WEST CARLETON – Two days out from the dark, six-month anniversary of the day tornadoes tore through West Carleton, destroying nearly 100 buildings from Kinburn to Dunrobin, many trying to get their lives back together, are still waiting for the promised support from the provincial government.
Premier Doug Ford was in West Carleton two days after the Sept. 21 tornado. He visited the temporary support shelter set up at West Carleton Secondary School, offered words of support, a warm hug and pledged the province’s full support.
“We’ll get everyone back on their feet,” Ford told an afternoon news conference.
For West Carleton Disaster Relief (WCDR), the volunteer organization spearheading disaster relief, they are still waiting for that provincial support, or at least, a reply. There are more than 136 West Carleton families registered with the WCDR.
“The premier has not followed through on the promises he made in September,” WCDR vice president and media relations Angela Bernhardt told West Carleton Online yesterday (March 18). “He promised to do ‘whatever it takes’ and he has ignored reasoned requests for minor changes to the disaster recovery program that would help out affected residents.”
Bernhardt, and fellow WCDR board member Len Russell, have previous experience in disaster relief and the Disaster Recovery Assistance Ontario (DRAO) program.
“For better or for worse, Len and I had experience with the DRAO from the floods in Constance Bay (in 2017),” Bernhardt said. “We understand the limitations of the program and its intent. We knew DRAO would fail farms and small businesses. This is why, in October, we set out to bring forward some minor changes that would not require legislation.”
The WCDR sent two pieces of correspondence to the premier and the DRAO office, via the MPP on Oct. 8 and Oct. 20 which included 13 recommendations they felt would improve the program in a way that would help those who need it most.
“We did not receive a response,” Bernhardt said.
Coun. Eli El-Chantiry’s office sent a similar letter to the Minister of Municipal Affairs and Housing, Steve Clark, on Oct. 25.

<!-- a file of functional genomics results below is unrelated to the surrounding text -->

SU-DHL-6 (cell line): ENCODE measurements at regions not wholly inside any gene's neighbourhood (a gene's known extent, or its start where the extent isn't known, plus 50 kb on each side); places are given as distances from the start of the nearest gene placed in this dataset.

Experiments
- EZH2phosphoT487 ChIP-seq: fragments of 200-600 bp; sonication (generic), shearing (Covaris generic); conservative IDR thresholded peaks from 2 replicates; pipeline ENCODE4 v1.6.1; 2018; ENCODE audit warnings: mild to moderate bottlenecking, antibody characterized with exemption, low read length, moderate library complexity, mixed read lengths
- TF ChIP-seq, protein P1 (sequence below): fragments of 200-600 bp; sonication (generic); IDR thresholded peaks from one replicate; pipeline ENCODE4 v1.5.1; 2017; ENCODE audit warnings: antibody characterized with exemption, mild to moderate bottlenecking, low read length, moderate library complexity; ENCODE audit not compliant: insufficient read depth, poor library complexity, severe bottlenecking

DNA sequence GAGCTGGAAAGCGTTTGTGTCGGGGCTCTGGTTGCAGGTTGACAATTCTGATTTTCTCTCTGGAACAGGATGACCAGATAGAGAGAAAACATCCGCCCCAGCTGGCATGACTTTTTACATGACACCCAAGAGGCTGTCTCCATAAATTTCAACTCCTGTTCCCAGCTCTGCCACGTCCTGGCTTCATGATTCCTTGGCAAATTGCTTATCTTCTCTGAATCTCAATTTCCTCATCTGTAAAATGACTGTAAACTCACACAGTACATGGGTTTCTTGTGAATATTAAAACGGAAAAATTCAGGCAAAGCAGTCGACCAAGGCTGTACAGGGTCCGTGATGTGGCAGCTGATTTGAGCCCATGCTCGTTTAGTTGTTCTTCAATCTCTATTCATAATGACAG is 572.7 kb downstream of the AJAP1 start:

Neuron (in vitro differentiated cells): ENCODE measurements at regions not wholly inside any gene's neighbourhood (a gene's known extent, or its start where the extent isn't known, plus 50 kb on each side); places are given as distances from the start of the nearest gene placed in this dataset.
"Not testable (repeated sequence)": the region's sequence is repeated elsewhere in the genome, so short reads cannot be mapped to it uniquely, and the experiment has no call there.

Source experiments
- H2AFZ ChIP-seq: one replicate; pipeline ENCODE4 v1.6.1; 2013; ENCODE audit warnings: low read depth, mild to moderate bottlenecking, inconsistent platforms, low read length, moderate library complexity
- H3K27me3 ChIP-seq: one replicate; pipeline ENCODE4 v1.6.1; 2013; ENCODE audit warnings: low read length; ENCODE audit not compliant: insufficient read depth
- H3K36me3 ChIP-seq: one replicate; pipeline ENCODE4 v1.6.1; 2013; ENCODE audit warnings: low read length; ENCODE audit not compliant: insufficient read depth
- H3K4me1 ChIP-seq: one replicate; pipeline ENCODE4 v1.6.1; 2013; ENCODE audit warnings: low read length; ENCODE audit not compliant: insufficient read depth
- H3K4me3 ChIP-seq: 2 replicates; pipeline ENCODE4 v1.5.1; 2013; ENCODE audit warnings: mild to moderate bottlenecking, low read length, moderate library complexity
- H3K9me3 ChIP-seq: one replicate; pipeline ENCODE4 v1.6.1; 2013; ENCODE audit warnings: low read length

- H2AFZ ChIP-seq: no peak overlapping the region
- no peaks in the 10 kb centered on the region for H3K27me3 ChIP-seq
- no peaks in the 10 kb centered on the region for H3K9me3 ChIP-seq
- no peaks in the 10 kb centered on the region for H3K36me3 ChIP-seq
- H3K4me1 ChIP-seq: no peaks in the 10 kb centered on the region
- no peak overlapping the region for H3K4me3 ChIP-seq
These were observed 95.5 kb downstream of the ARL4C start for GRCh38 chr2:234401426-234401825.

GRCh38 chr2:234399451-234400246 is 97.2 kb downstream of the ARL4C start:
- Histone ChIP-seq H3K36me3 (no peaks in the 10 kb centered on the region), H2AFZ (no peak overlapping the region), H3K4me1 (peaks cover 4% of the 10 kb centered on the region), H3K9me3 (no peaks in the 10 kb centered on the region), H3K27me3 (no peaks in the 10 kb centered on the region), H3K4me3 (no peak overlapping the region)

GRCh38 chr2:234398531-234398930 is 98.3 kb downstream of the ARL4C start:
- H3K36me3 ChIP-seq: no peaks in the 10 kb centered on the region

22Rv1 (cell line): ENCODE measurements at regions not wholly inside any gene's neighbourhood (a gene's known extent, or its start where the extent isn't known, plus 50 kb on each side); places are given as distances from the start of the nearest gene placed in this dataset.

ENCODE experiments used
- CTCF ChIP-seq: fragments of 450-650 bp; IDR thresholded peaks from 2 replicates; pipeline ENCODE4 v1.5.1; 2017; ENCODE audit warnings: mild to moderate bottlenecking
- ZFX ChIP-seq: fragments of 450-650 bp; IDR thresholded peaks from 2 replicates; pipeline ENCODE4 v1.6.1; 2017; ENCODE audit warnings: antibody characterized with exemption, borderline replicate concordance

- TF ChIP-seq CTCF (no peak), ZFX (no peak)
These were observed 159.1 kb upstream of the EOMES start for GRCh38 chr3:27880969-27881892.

“His office did receive a response in which the minister stated they would take our recommendations into consideration during future reviews of the program,” Bernhardt said.
Bernhardt says Carleton-Kanata MPP Merillee Fullerton “listened to our concerns and passed them on. We have not had any response directly to our letter sent through her office Oct. 20.”
All of this one-way communication has left the WCDR, and the families struggling to deal with no home and a financial crunch, frustrated.
“There hasn’t been any ‘whatever it takes,’” Bernhardt said. “The premier even gave his card to Greg (Patacairk, co-chair of the WCDR) – who called Premier Ford and left a detailed message and has also tried to get through other ways – no response. The province has not taken our requests to change DRAO seriously. They have not responded to WCDR.”
And that is hurting those struggling to recover who are now in a deep financial hole. Many families are renting a home, while struggling with the getting their own home rebuilt and land cleaned up, while struggling to replace an entire home’s worth of personal belongings. Often families are told by their insurers to put the money up first and they will be reimbursed down the line.
Meanwhile, many West Carleton farmers and small businesses are also struggling to re-start their businesses. Agricultural land is filled with debris, dangerous materials, glass and sharp metal, making their land unusable for livestock or agricultural purposes.
“The DRAO program needs amendments to really help small business and farmers,” Bernhardt said. “We made recommendations in October. No response is definitely not ‘whatever it takes’.”
Following the tornado, around 111 Ontario applicants registered for the disaster relief program by the Jan. 21 deadline, but only seven victims have been paid so far, according to reports.
Ontario’s Ministry of Municipal Affairs and Housing claims the financial relief applicants are being paid as quickly as possible, but only some are eligible for the payout. The ministry says more than $135,000 has been recompensed to date.
El-Chantiry says of the nearly 100 buildings destroyed by the tornado, 36 were residential homes, with 24 that need to be either demolished or fully renovated.
For the most complete coverage of the Sept. 21 tornado and its long-reaching, and long-lasting effects, click here.